All four Netflix docs at TIFF — “Into the Inferno” (Oct. 28), Brian McGinn and Rod Blackhurst’s juicy true-crime deconstruction “Amanda Knox” (Sept. 30), Orlando von Einsiedel’s Syrian volunteer rescue saga “The White Helmets” (Sept. 16, from the Oscar-nominated director of “Virunga”) and Richard Ladkani and Kief Davidson’s illegal African ivory trade exposé, “The Ivory Game” (Nov. 4, executive produced by Leonardo DiCaprio) — will get fall releases as they head for awards consideration. In recent years, Netflix skillfully pushed TIFF debuts “Winter on Fire” and “The Square” to nominations.
“The Turning Point” (National Geographic, fall) DiCaprio has another, high-profile movie at TIFF, which he and Stevens have been working on for several years. “This film has the potential to reach a wide audience,” said Powers. “It is not a dry environmental documentary of the likes we’ve seen. It’s an impassioned film with Leo traveling the world and bringing his election-season power to bring climate change strongly into the conversation. His own passion for the subject comes to the fore.”
“Citizen Jane: Battle for the City” (Seller: Submarine) Journalist Matt Tyrnauer, who was at the festival in 2008 with “Valentino: The Last Emperor,” is back with a movie about urban activist Jane Jacobs (“The Death and Life of Great American Cities”) on the 100th anniversary of her birth.”This film focuses on her epic battles in New York City against developer Robert Moses,” said Powers. “She’s rightfully credited for saving Washington Square Park and parts of Soho and Greenwich Village from a major highway.” Jacobs is well-known in Toronto, where she moved with her family after taking on the great powers in New York.
Emerging Women Directors
“Girl Unbound” (Seller, UTA) Erin Heidenreich’s first film is among several breakthrough titles by emerging female directors. “She used to work for Cinetic Media as a sales agent and transformed herself into a filmmaker,” said Powers. “This film looks at Pakistani squash player Maria Toorpakai Wazir, who recently published her memoirs, at the age of 25, this spring. She grew up in Waziristan under Taliban influence. Her parents were encouraging, they let her do what she wanted to do, dressing as a boy in order to play sports and do weightlifting. She found her real game—squash—and competes at an international level. She’s had experiences with death threats. We follow her to Pakistan and on the international circuit of competition as she tries to navigate having a sports career with pressure back home.”
“Beauties of the Night” (acquisition title) “María José Cuevas’ film examines aging Mexican burlesque stars,” said Powers. “She’s been working on the film for eight years. There was era in the ’70s when Mexican TV had as a popular feature burlesque showgirls. Today we meet those showgirls who are now in their older years, as they try to reconcile their past identities as beauties with their moving into the aging process.”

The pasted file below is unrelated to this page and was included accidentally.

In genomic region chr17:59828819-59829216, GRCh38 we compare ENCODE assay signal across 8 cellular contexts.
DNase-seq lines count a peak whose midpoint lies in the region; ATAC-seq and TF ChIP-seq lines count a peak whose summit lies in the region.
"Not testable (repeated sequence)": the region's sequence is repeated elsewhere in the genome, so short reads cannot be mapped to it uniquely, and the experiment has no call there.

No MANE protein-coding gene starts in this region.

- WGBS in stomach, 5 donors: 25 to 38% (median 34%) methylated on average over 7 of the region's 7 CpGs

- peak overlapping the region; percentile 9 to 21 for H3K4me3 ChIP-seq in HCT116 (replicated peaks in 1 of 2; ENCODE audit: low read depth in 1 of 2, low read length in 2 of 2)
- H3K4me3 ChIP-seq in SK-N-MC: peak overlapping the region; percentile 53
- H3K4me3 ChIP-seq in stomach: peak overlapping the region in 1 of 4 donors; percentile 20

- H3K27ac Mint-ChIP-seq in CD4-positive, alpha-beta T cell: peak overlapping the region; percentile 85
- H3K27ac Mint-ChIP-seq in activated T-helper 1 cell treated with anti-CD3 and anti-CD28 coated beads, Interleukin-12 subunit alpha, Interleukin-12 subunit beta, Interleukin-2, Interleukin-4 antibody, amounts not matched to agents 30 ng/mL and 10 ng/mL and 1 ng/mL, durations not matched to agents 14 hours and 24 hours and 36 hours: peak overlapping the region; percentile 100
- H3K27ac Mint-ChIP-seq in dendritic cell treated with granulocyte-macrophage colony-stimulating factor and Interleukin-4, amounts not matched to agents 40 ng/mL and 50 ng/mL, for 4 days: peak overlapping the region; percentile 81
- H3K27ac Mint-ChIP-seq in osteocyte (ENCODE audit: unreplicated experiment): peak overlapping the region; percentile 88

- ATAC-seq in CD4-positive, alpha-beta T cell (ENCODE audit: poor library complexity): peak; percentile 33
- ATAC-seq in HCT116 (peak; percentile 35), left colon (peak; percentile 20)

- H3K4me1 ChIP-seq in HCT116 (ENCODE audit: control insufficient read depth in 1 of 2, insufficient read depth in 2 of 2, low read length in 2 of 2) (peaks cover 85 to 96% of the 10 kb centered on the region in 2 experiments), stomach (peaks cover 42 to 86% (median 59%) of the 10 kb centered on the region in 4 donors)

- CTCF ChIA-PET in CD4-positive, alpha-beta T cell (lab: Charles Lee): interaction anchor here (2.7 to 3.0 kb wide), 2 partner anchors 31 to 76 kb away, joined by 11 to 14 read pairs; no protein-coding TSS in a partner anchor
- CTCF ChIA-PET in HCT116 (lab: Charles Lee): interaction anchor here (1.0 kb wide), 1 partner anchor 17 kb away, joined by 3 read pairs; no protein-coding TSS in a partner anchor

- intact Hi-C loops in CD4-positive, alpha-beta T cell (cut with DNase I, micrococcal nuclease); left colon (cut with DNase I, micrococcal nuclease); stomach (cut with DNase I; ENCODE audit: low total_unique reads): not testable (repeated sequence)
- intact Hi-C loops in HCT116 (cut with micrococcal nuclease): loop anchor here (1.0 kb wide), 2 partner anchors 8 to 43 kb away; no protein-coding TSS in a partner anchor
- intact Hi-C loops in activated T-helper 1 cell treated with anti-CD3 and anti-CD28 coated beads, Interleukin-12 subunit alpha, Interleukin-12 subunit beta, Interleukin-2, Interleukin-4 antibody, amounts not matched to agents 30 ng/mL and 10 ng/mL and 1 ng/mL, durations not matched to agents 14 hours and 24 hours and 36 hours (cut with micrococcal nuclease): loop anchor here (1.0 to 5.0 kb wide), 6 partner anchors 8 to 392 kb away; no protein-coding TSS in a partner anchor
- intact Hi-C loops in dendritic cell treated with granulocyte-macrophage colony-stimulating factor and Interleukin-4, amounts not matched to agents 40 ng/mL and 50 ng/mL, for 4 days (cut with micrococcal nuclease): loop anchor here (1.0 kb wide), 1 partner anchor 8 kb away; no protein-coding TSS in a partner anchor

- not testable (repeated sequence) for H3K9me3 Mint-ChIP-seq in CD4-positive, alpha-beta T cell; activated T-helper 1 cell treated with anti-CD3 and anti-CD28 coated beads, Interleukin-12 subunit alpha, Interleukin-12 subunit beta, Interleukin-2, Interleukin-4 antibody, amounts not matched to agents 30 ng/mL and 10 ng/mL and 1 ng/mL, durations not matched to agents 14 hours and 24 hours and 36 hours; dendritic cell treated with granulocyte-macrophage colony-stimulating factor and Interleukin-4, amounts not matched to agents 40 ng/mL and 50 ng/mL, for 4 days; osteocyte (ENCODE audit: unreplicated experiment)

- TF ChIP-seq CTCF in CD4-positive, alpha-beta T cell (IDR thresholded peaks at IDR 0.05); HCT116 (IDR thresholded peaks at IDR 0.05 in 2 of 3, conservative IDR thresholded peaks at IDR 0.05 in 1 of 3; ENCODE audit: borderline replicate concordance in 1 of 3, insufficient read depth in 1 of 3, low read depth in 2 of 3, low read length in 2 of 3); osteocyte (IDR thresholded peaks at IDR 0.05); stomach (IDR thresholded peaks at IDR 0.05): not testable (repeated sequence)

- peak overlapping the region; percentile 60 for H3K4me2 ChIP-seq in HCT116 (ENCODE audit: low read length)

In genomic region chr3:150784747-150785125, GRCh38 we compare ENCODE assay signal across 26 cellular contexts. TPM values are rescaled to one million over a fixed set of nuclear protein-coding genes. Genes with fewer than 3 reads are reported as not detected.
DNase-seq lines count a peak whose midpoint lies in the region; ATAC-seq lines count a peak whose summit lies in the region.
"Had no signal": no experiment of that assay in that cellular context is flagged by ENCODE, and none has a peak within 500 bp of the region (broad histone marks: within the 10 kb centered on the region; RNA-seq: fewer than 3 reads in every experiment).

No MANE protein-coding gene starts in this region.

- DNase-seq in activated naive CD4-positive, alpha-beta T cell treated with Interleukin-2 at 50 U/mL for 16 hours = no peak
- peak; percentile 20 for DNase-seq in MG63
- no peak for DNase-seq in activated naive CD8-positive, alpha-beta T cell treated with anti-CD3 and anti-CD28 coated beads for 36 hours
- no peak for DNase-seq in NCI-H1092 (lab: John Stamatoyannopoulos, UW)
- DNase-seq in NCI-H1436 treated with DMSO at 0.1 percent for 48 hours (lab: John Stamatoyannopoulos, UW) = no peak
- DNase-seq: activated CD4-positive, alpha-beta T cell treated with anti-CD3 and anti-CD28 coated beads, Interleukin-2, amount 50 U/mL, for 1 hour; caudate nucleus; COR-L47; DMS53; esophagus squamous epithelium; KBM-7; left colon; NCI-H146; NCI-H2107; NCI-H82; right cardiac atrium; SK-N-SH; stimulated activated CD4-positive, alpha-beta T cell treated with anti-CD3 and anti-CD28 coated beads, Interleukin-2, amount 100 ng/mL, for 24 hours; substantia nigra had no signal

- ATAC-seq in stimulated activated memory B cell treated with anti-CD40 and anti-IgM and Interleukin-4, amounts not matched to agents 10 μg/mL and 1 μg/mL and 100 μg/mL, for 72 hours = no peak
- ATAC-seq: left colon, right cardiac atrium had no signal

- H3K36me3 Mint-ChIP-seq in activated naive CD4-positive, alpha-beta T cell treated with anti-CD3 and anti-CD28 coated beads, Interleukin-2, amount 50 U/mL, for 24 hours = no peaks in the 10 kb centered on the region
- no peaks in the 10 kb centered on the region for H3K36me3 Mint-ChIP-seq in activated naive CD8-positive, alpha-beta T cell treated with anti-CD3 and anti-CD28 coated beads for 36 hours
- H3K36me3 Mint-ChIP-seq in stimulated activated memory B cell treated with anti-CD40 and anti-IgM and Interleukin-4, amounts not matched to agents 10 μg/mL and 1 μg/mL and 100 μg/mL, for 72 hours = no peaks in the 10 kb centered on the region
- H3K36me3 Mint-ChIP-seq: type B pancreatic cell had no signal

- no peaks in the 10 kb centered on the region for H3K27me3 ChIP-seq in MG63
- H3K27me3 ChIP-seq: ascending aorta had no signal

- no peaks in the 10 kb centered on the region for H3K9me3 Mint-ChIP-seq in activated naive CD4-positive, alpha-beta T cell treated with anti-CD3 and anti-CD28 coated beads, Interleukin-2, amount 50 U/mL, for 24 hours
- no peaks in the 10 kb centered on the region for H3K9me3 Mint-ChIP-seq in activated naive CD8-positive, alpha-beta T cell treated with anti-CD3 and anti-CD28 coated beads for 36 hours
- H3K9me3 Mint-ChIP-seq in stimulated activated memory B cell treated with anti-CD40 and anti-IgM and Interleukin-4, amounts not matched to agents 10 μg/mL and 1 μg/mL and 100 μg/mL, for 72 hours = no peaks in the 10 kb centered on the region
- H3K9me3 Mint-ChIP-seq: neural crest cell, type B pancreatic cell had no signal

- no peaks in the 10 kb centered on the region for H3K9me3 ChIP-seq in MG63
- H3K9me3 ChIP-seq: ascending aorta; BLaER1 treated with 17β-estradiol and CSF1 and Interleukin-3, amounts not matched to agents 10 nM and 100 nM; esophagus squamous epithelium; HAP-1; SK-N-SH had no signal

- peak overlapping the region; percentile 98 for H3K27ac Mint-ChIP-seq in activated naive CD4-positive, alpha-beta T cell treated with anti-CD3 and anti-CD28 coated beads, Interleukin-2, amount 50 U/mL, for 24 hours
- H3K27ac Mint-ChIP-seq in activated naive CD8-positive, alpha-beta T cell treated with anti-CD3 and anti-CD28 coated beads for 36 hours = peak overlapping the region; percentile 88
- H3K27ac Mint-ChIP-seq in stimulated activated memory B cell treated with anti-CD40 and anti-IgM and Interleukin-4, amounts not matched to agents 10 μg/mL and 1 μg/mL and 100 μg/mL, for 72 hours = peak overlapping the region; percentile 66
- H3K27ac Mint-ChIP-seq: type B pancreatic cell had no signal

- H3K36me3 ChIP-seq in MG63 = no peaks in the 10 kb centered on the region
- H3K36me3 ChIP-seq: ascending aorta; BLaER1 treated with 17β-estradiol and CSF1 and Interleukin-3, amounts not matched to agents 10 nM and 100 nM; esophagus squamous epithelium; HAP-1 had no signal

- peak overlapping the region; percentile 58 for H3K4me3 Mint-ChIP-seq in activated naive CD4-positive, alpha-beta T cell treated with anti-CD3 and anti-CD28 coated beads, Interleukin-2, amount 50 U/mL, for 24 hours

“Forever Pure” (acquisition title) “Maya Zinshtein is focusing on an Israeli soccer controversy,” said Powers. “This film made its debut at the Jerusalem Film Festival, where it was well-received. Beitar is a Jerusalem soccer team that has fiercely nationalist prejudiced fans who are proud of the fact that their club had never signed an Arab player before. The team surprised fans by recruiting two Muslim players from Chechnya. Maya gets into this club and follows them over a season as fans defect against their own team.”
“This trio of films shows the incredible dedication of filmmakers really putting themselves out there,” said Powers. “With ‘Girl Unbound,’ Erin was putting herself in dicey situations in Pakistan; on ‘Forever Pure,’ Maya was in the middle of real mob violence. We‘ve recently talked about closing the gender gap for female directors. You can see with these directors that these films were a long time coming — making your first feature project is not something you do quickly. But it was notable to me to see this work rise to the top of our very large pile of submissions.”
“I Called Him Morgan” (Seller: Submarine) “The film is about the jazz trumpeter Lee Morgan,” said Powers, “who was shot and killed by his wife in 1972. Swedish filmmaker Kasper Collin uncovers an audiotape of his wife Helen Morgan telling her story. It’s a beautiful dual bio of Helen and Lee Morgan.”
“The Sixth Beatle” (Seller: Submarine) “I didn’t think I could be surprised by a Beatles film,” said Powers. “This is an untold story. Pete Best was the fifth Beatle. This is the sixth Beatle, early manager Sam Leach, who got pushed out when Brian Epstein came along. These filmmakers take us into the world of Liverpool and the surviving group of musicians and fans who have memories of 50-plus years ago, including Pete Best, who gives a memorable interview.”
“Chasing Trane: The John Coltrane Documentary” (Seller: WME) “This is a leading prospect for buyers,” said Powers. That’s because Denzel Washington, who will be on hand for his opening night movie “The Magnificent Seven,” will also promote John Scheinfeld’s music doc, for which he supplies the voice of John Coltrane.